We all have endings in our lives. We end relationships, jobs, and even our own lives each have an ending. Most people wait until the end to do the things they really want to do, to live how they want to live and reflect their ideals in their priorities and decisions. On todays podcast I talk about what it means to take each moment and choose to actually live instead of just existing. I give you three ways to reorder your life so that when it is time to end something, you can do so with no regrets. Click Here to Listen on Sound Cloud Click Here to Listen on iTunes
It seems to happen every year. The last frost has melted from the ground. The first blooms are poking their heads through the surface of the warming ground and the air fills with the songs of birds. Then they come.... the squirrels. Most of the time they are easy, normal parts of the everydayness of my back yard but for some reason, in the early spring, the just get a little... well.... too Squirrelly. They start digging in flower pots, messing up gardens, jumping on bird feeders and seemingly, for no reason, frantically searching around for something to dig around it. We see them in the church as well. Not the cute furry kind but the ones who walk with two legs, upright and seem to want to dig up areas that seem to be doing just fine. You know what I am talking about, right? …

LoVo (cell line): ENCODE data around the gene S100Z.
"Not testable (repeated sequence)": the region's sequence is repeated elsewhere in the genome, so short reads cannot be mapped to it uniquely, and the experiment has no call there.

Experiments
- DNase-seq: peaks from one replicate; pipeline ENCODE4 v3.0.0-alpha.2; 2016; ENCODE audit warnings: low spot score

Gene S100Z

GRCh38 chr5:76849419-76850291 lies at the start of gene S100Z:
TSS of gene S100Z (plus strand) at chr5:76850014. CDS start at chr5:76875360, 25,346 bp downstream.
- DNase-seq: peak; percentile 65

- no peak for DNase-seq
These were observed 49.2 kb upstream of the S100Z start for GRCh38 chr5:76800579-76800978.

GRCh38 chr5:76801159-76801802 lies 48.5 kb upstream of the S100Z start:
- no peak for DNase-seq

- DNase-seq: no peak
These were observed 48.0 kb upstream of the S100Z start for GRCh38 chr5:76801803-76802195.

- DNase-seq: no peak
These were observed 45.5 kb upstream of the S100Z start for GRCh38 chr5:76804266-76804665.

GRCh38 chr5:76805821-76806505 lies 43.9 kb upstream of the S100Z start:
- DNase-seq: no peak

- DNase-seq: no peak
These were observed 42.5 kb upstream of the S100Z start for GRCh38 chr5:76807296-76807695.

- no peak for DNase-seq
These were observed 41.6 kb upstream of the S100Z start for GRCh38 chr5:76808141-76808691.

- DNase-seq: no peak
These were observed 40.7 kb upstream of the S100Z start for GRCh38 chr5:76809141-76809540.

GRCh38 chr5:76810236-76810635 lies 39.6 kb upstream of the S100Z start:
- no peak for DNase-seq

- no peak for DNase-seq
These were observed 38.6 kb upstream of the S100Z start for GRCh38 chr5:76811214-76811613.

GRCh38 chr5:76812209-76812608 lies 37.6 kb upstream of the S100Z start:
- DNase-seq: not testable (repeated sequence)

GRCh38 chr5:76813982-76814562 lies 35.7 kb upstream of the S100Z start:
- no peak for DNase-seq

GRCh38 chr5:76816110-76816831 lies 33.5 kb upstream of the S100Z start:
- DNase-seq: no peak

It is the week after the 4th of July. First I hope that you took the opportunity to get some much needed rest and a take a well deserved "half way through the Summer" respite with friends and family. Now it is time to get back to the grind and finish the Summer strong. Here are three things that need to be on your check list for this week that will help you finish the Summer strong and start the Fall right!
Volunteer Check-In and TrainingAs we end the Summer and begin the Fall it is important to make sure that we check in on our volunteers. If our volunteers have been serving straight through the Summer and into the Fall you might want to think about giving them a break before their school year service term begins. Let the youth staff or another set of volunteers take over for a few weeks at the end of the Summer so that your regulars can start the year renewed and refreshed. …
I am in a season of imbalance. I am tired. I have too many things on my plate right now and am working diligently on each of them, many plates spinning. I am in a season if imbalance. I have too many wonderful and great things going on in my personal and professional life. To be honest I, like many in ministry, like to stay pretty busy. I love creating new things, exploring new ventures and working to accomplish things bigger than myself. This weekend I received a phone call from a friend who told me without reservation, "Stephen, you are too busy right now." …
I know that is a strange title, and some people might be offended when the book I am talking about is not the bible. Well it is not, partly because I am talking about a book that I read for the first time in the past 7 years. Other people might be offended as well when they hear who the book is by. A lot of people know me and know my love for provocative theology and authors who push the envelope, this book is neither. …
Several times a year our student ministry puts on large 200+ person retreats and as the director of the student ministry I am in charge of making sure these retreats are safe, fun and help our students grow in their faith with God. At one point in my career that induced a huge amount of stress and excitement. Over the years I have developed a few practices leading up to a retreat that takes away the stress and just leaves the excitement!